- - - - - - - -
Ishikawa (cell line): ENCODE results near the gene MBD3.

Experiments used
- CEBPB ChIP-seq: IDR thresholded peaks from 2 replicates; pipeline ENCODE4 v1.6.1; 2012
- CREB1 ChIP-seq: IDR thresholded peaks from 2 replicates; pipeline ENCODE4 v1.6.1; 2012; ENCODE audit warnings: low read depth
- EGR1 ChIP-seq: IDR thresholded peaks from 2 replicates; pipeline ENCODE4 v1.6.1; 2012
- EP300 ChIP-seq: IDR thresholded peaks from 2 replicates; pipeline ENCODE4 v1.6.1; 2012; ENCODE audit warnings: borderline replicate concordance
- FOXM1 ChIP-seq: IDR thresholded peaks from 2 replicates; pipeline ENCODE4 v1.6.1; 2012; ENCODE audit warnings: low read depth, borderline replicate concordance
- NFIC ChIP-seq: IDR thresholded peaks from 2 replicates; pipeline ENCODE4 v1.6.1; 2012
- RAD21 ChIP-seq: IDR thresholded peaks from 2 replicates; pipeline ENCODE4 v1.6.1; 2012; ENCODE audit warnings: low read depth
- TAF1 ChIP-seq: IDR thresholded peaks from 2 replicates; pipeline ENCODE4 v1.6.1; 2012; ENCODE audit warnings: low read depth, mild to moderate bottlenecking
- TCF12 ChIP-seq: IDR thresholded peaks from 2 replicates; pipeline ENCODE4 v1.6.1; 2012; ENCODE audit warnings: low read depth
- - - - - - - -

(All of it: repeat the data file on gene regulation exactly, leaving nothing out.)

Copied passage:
Ishikawa (cell line): ENCODE results near the gene MBD3.

Experiments used
- CEBPB ChIP-seq: IDR thresholded peaks from 2 replicates; pipeline ENCODE4 v1.6.1; 2012
- CREB1 ChIP-seq: IDR thresholded peaks from 2 replicates; pipeline ENCODE4 v1.6.1; 2012; ENCODE audit warnings: low read depth
- EGR1 ChIP-seq: IDR thresholded peaks from 2 replicates; pipeline ENCODE4 v1.6.1; 2012
- EP300 ChIP-seq: IDR thresholded peaks from 2 replicates; pipeline ENCODE4 v1.6.1; 2012; ENCODE audit warnings: borderline replicate concordance
- FOXM1 ChIP-seq: IDR thresholded peaks from 2 replicates; pipeline ENCODE4 v1.6.1; 2012; ENCODE audit warnings: low read depth, borderline replicate concordance
- NFIC ChIP-seq: IDR thresholded peaks from 2 replicates; pipeline ENCODE4 v1.6.1; 2012
- RAD21 ChIP-seq: IDR thresholded peaks from 2 replicates; pipeline ENCODE4 v1.6.1; 2012; ENCODE audit warnings: low read depth
- TAF1 ChIP-seq: IDR thresholded peaks from 2 replicates; pipeline ENCODE4 v1.6.1; 2012; ENCODE audit warnings: low read depth, mild to moderate bottlenecking
- TCF12 ChIP-seq: IDR thresholded peaks from 2 replicates; pipeline ENCODE4 v1.6.1; 2012; ENCODE audit warnings: low read depth